How Does Home Appraisal Work?Published on Tuesday April 18, 2017
According Realtor.com, spring through summer is the busiest time for buying and selling homes in most markets.
The days are longer, the weather is more cooperative and blooming landscapes really boost curb appeal. But before you list your home or make an offer to buy, you may want to consider having a home appraisal done.
Home Inspection vs. Home Appraisal
Similar to an inspection, an appraisal involves the evaluation of areas both inside and outside of the home. The difference between an inspection and an appraisal is that an inspector is looking for function while an appraiser is looking at value.
An inspection is done to identify defects in a home’s structure or systems. These issues may cause hazards to health or safety, like a faulty electrical system or a collapsing foundation. An inspector is not concerned with the price or value of a home—only the function of the structure and its systems.
An appraisal determines a home’s value. The appraiser may wind up spotting some of the same issues as an inspector, but the appraisal is primarily conducted to ensure that a home is really worth the money that a buyer is willing to mortgage.
An appraisal documents the quality and condition of a property in comparison to similar properties in a given area as a way to determine its market value. Ultimately, an appraiser’s primary role is to determine a home’s current market value.
Home Appraisals Can Benefit Buyers and Sellers
Home appraisals are usually performed at the request of a buyer’s mortgage company during a pending purchase, but they can also be done as part of a homeowner’s refinance.
“No credible financial institution,” Geoff Williams, a U.S. News contributor, writes, “will lend you money without an appraisal.”
Appraisals are used to protect a mortgage provider from over-lending on a property. For the same reason, appraisals may also prevent a buyer from overpaying for their home.
Sometimes, a seller wants an independent home appraisal before putting a house on the market. Appraisals can help savvy sellers find ways to make repairs or upgrades to boost their selling power. An appraisal may also help a seller avoid accepting a low-ball offer.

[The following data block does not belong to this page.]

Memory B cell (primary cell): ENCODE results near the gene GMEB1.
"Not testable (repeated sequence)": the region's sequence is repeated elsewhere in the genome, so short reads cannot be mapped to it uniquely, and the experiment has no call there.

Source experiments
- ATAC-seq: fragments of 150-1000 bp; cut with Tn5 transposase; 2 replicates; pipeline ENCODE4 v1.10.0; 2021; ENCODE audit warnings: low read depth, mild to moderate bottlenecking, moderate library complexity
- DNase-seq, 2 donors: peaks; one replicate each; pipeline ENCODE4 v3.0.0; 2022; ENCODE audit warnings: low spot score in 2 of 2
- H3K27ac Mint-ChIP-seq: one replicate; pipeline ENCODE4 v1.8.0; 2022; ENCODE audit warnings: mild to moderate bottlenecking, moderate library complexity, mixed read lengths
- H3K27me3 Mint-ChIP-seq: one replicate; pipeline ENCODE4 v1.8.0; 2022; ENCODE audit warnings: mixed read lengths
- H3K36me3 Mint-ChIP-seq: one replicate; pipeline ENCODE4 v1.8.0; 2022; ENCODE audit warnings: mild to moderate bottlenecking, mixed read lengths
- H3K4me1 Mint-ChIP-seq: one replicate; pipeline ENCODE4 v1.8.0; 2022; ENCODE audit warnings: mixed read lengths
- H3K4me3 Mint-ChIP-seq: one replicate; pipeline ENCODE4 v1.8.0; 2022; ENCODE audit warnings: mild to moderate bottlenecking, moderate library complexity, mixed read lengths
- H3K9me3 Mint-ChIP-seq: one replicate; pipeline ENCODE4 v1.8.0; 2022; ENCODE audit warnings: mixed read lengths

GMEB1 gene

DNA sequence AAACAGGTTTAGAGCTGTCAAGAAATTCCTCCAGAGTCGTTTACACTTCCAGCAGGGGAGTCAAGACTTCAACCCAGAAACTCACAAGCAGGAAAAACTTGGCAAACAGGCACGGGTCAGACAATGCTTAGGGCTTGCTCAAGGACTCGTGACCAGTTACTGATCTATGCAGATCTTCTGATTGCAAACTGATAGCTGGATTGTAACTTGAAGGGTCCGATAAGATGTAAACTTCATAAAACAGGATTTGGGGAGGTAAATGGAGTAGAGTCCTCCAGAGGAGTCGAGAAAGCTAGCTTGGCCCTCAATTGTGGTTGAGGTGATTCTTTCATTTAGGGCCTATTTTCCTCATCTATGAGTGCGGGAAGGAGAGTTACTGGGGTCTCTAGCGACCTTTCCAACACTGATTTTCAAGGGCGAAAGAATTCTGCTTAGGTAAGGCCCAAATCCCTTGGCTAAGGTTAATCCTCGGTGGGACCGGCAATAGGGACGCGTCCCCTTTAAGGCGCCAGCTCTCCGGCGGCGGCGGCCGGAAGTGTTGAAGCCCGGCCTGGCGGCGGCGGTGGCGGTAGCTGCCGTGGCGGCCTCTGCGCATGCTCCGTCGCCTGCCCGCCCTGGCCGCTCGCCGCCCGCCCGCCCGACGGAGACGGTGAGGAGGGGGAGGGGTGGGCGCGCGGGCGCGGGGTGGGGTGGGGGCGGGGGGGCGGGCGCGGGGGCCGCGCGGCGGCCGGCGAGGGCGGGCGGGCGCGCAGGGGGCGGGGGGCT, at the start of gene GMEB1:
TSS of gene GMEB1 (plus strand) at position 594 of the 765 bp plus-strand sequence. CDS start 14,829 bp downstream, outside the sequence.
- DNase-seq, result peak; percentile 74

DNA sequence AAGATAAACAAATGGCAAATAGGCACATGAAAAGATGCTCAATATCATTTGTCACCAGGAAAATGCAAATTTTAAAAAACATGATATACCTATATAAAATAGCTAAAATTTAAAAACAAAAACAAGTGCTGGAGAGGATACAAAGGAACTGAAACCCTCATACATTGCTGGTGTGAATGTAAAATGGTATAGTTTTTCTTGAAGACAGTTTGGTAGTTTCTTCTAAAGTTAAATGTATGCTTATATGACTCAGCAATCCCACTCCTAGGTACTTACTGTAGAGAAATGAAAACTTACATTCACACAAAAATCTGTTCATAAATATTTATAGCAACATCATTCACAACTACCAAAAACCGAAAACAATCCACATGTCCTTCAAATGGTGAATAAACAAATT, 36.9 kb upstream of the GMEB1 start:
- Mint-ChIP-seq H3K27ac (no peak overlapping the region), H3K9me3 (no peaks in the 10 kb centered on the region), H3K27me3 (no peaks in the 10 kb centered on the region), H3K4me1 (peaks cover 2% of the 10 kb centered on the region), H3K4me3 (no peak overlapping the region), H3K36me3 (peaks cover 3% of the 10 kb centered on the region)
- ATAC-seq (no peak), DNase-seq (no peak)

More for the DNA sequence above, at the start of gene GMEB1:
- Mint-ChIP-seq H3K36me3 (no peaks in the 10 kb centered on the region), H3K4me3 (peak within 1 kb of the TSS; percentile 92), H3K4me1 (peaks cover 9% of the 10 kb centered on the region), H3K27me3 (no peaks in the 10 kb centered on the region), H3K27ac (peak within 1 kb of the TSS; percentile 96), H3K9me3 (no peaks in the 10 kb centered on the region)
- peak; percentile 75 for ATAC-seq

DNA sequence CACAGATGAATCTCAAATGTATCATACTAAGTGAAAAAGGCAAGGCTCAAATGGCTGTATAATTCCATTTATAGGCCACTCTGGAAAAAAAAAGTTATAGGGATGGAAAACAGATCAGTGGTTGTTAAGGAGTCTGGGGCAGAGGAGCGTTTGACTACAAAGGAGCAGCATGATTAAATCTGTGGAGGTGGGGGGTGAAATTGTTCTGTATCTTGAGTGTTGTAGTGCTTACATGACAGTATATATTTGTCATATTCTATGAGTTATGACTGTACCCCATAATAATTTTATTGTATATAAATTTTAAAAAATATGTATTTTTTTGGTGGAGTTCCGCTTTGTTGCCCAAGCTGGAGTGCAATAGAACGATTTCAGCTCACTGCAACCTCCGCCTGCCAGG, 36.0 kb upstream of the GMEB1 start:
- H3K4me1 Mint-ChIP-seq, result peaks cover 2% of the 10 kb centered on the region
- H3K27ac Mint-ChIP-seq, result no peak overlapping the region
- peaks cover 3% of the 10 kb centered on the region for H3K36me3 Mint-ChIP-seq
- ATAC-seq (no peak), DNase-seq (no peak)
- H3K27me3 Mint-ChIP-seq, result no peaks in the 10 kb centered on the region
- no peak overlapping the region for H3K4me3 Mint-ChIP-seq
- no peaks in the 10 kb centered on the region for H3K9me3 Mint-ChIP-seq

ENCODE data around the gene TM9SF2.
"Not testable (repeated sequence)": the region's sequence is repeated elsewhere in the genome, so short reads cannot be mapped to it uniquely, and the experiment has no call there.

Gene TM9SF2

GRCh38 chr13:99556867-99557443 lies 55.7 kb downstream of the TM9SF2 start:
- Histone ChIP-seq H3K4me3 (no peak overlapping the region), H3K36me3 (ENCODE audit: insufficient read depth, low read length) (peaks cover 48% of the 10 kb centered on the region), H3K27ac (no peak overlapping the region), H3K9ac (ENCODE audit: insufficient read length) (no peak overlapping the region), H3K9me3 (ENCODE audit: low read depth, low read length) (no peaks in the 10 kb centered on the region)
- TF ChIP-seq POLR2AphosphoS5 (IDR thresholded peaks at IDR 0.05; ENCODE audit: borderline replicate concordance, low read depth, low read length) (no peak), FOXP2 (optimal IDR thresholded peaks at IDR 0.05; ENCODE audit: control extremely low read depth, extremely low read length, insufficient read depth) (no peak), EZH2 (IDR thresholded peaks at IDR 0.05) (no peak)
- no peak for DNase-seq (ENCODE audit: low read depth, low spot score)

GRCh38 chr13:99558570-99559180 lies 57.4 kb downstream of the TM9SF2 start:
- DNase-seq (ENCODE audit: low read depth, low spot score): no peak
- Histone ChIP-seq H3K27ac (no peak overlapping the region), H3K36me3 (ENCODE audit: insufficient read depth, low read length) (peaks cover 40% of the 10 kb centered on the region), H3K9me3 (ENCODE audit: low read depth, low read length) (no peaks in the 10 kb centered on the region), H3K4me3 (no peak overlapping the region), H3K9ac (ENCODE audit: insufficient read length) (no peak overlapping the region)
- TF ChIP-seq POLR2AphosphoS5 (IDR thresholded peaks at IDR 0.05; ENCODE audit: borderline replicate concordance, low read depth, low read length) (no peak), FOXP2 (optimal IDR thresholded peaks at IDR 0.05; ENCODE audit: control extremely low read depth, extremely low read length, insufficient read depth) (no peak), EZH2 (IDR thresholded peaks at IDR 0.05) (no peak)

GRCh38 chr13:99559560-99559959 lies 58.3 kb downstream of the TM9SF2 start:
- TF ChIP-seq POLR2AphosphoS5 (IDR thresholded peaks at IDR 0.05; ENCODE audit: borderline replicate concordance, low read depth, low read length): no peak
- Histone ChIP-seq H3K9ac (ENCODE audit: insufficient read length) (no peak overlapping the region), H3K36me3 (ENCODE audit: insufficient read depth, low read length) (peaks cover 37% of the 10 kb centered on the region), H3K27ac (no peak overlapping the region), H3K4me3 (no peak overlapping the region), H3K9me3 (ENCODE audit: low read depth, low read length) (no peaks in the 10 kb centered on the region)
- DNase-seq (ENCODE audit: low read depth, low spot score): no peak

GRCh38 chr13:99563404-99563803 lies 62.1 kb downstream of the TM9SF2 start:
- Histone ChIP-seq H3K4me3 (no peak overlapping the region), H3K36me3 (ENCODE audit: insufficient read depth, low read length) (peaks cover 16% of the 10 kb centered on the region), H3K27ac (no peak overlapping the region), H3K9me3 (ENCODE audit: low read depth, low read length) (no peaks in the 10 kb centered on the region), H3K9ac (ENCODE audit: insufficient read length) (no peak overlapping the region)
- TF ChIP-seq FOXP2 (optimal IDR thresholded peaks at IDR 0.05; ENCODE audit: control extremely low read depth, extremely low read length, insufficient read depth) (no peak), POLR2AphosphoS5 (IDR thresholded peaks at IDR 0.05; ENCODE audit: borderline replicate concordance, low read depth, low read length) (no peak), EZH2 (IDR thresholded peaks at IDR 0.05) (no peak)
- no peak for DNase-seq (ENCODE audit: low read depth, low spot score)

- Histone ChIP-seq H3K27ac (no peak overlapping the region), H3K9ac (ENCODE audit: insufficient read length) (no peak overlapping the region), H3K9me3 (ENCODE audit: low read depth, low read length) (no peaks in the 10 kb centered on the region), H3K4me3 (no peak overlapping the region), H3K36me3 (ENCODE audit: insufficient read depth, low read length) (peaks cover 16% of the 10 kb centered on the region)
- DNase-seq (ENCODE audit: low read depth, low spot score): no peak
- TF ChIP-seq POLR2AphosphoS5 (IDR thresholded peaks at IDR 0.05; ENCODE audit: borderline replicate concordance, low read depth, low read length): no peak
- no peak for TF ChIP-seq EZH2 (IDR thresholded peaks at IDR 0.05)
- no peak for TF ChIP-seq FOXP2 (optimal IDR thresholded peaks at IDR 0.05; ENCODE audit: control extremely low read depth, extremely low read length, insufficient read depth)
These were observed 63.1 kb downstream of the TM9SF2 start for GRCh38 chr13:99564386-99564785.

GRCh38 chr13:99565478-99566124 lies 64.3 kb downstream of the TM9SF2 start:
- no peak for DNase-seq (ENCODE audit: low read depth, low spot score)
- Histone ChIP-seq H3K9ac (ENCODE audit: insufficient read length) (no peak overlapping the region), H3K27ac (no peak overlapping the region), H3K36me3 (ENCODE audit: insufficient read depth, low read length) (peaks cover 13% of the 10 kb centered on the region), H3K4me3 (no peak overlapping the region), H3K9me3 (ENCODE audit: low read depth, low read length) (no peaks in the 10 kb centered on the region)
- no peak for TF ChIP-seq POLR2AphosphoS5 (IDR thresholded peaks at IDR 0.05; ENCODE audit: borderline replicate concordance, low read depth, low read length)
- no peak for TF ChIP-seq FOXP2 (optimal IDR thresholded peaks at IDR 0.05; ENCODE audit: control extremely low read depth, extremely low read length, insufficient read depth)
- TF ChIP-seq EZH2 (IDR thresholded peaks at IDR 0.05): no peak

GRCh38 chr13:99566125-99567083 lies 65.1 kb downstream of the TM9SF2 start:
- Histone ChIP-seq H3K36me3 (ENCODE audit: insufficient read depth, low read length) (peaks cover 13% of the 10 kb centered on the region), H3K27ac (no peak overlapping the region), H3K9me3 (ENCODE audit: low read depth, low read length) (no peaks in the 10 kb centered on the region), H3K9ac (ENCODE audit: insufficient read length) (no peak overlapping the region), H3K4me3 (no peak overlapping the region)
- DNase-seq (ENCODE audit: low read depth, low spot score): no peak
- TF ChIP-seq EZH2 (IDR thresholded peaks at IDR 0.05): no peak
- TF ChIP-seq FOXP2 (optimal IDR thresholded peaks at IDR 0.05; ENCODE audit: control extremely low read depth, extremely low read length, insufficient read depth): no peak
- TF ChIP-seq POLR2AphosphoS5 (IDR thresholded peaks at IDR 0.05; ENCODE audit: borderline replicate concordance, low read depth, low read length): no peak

A Home Appraiser’s On-Site To-Do List
You may wonder, “What is the home appraiser going to look for?” In addition to looking at the overall condition of the home and surrounding property, they’ll look at the value of your home’s offerings compared with those of other similar-style houses in your area that have recently sold.
In all cases, upgrades and maintenance help your home during an appraisal. Dilapidation, damage, and dated areas may have a negative impact.
Here’s a sample breakdown of what an appraiser will examine:
1. Property Grounds
An appraiser walks the property and notes what the grounds have to offer. Lot size, curb appeal, and view all play a role in a home’s value. Amenities like in-ground pools, decks, pergolas, and porches are also considered.
2. Interior and Exterior Structures
The structure is the meat-and-potatoes of a home appraisal. The number of bedrooms, square footage, room count, and layout may all play a role in the value of your home.
Walls and Foundations: The appraiser makes note of a structure’s material and current condition. Brick or siding? Plaster or drywall? Are there any cracks or other signs of damage?
Kitchens and Baths: Are these areas outdated? Are there signs of water damage? Has the homeowner made significant upgrades? If these areas are done tastefully, they are likely to appeal to buyers AND to your appraiser.